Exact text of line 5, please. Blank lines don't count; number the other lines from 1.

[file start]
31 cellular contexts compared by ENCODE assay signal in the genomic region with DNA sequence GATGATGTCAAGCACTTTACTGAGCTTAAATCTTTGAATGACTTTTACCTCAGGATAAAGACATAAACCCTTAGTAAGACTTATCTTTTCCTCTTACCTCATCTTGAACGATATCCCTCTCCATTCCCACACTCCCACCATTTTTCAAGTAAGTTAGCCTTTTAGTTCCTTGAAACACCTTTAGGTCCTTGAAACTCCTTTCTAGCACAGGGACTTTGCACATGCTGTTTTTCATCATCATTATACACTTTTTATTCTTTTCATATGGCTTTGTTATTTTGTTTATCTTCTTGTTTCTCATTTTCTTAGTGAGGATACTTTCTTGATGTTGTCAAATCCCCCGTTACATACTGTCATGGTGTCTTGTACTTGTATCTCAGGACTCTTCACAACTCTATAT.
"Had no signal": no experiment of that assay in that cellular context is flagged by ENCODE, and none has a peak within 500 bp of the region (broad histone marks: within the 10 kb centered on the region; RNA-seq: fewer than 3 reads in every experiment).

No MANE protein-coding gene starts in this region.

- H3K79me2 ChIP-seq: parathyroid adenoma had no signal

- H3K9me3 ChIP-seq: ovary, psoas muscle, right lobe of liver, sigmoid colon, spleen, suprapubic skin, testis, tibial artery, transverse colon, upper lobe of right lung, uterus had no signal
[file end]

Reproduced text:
- H3K9me3 ChIP-seq: ovary, psoas muscle, right lobe of liver, sigmoid colon, spleen, suprapubic skin, testis, tibial artery, transverse colon, upper lobe of right lung, uterus had no signal